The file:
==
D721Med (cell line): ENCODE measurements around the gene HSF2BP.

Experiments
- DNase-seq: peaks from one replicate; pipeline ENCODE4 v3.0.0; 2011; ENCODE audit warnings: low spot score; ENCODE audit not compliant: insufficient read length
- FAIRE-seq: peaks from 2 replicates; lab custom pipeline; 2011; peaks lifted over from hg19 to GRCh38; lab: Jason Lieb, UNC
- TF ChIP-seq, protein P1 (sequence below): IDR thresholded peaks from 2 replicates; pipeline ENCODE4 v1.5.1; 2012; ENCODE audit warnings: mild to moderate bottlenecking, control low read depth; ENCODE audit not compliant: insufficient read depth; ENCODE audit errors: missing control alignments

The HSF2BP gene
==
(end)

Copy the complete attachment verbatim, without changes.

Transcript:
D721Med (cell line): ENCODE measurements around the gene HSF2BP.

Experiments
- DNase-seq: peaks from one replicate; pipeline ENCODE4 v3.0.0; 2011; ENCODE audit warnings: low spot score; ENCODE audit not compliant: insufficient read length
- FAIRE-seq: peaks from 2 replicates; lab custom pipeline; 2011; peaks lifted over from hg19 to GRCh38; lab: Jason Lieb, UNC
- TF ChIP-seq, protein P1 (sequence below): IDR thresholded peaks from 2 replicates; pipeline ENCODE4 v1.5.1; 2012; ENCODE audit warnings: mild to moderate bottlenecking, control low read depth; ENCODE audit not compliant: insufficient read depth; ENCODE audit errors: missing control alignments

The HSF2BP gene